It’s very tricky to make a watchable commercial about boring products like tiles, or taps, petrol or pool acid. This is where creative muscles need to be flexed, but not too much. Sometimes a little creativity goes a long way. Sometimes using seemingly irrelevant ideas to market your product can work, but sometimes it just doesn’t float. Once when I interned for The Jupiter Drawing Room in Cape Town they wanted ideas to make guests staying on their own feel less lonely. I proposed a goldfish in a bowl, or a tame parrot (something I remember seeing once at the reception desk of a hotel) to be sent to their rooms. The point is, sometimes thinking out of conventional wisdom is the way to go to refresh a brand, and make it more exciting.
Anyone see The Apprentice, when both teams were supposed con conjure up commercials for a soap brand? Both were pretty distasteful. Good taste is something that can’t really be taught. You either have the common sense that something works, or you don’t. In advertising, to lack this sense is to face dismissal from audiences everywhere.
Sasol’s latest offering demonstrates how technology (particularly innovations in chemistry) might be employed to show us, for example, when a milk bottle goes off. The picture a boy in the aisle of a supermarket in the end is powerful.
Standard Bank has a way of making very, very memorable advertising, and their lines have a way of sticking in our brains. Remember: simpler, better, faster? Now they have: inspired, motivated, involved. And their latest TV offering humanizes a world that is in serious need of it. It describes the valuable relationships we have in our lives, and that underneath these relationships we ought to have solid financing. Brilliant, and a sound philosophy behind it.
I also like HTH’s : a pool wants to be blue. Let it. It’s a great idea but I think the execution could have been a little better. For starters, is a clear pool blue or blinding white? And in reality, the blue paint that swims off a garage door wouldn’t look at all good in a swimming pool. Perhaps they could try pouring a glass of champagne beside a green pool. The drink and the pool do a sort’ve osmotic exchange. As it is, for a moment the HTH commercial feels like it could also be a commercial for paint, but it passes the test because it’s vivid, and somehow, appropriate.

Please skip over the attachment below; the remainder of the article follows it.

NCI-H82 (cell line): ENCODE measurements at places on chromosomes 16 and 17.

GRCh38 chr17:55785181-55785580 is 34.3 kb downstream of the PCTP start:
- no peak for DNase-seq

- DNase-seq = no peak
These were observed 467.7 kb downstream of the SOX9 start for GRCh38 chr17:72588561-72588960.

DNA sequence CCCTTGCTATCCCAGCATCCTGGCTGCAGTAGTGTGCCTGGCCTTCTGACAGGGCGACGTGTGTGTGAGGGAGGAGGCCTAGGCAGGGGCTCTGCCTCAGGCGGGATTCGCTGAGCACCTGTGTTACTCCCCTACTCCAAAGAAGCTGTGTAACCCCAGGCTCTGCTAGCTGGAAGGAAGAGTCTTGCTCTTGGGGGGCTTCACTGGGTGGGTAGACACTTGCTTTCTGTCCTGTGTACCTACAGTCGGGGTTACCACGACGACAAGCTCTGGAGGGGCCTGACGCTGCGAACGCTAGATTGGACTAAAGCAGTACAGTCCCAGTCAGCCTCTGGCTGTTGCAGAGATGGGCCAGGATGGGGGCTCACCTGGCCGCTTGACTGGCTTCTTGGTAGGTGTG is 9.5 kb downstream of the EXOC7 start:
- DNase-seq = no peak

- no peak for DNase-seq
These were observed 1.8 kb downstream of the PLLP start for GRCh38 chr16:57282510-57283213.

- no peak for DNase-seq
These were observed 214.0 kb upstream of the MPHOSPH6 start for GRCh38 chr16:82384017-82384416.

I think a play on the idea of M.Night Shylaman’s movie about a water nymph (living in your swimming pool) could also have worked. The bright networks of chlorine clear water arrange themselves in a bright white nymph that we then come to associate with HTH.
I also like Cell C’s change your network, not your number ad (featuring a row of dwarves with blue numbers on them). It’s a good ad in terms of the idea of number portability, but Cell C, when they have a good idea, seem to fail to be able to run the whole way with it. This ad also lacks a lot of oomph. From the very beginning Cell C needed to shake up the South African market, and all they’ve done is prod us a few times. Vodacom and MTN’s advertising is simply a lot more feel-good, and dynamic, and one of the reasons for this is their clever use of color (blue for Vodacom, yellow for MTN), in combination with a recognizable and likable character or sentiment. Cell C’s ads are nice, but frisbees are not going to knock either of these champions off the podium. Cell C, in the ‘airport’ execution, could have turned the entire interior into Cell C world – a red interior, possibly frisbees flying around outside, and all the familiar faces in the terminal. Except, of course, Cell C still doesn’t have a face in the crowd that we’ve grown to love and associate with their brand. What about a red blooded, sexy South African like Patricia Lewis or Steve Hofmeyr, or Breyton Paulse?
The guys who thought up the latest Powerade commercial must be suffering from a collective mental block. Ice rugby? Er…it is November guys, and we’re heading into summer. There are also no wolves or coyotes in South Africa. Get relevant!
And what does changing a nappie have to do with Dial Direct (automobile insurance)? And the urine squirting in the guy’s face is perhaps not the best sentiment to leave the viewer with.
Windhoek Lager’s ‘I love you baby’ is still pretty weak. It’s better than the golf cart racer, but still doesn’t really work. A better execution would perhaps have the girl aiming for a first kiss and the guy, at the last minute, taking a last swig. Unfortunately, since it’s alcohol we’re dealing with, the ‘I love you baby’ (putting a beer over a person) psychology when pushed does create the impression of a closet alcoholic.
The people at Glasfit probably spent less than a minute dreaming up the premise for this dud. It features a granny in a supermarket who launches her trolley at a gap in a long queue in a supermarket. The trolley fits perfectly in the space. And voila: Glasfit. Terrible!
There’s a Pepsi ad that features a dancing chick and a phone. Is it an ad about a music video, or a new phone, or Pepsi, or all three?
Isca taps is probably the most tasteless series of advertising on TV at the moment, featuring a real estate agent farting in front of her clients (instead of in the bathroom).
The other thing that defies logic is that you’re supposed to use the bathroom for things like going to the loo, washing and bathing. So the idea that it’s just an attractive accoutrement to a home, and one you’d be too embarrassed to actually use doesn’t work. If having [insert product name here] is all about good taste, I’m not sure I get the psychology of using tasteless advertising to market [product name].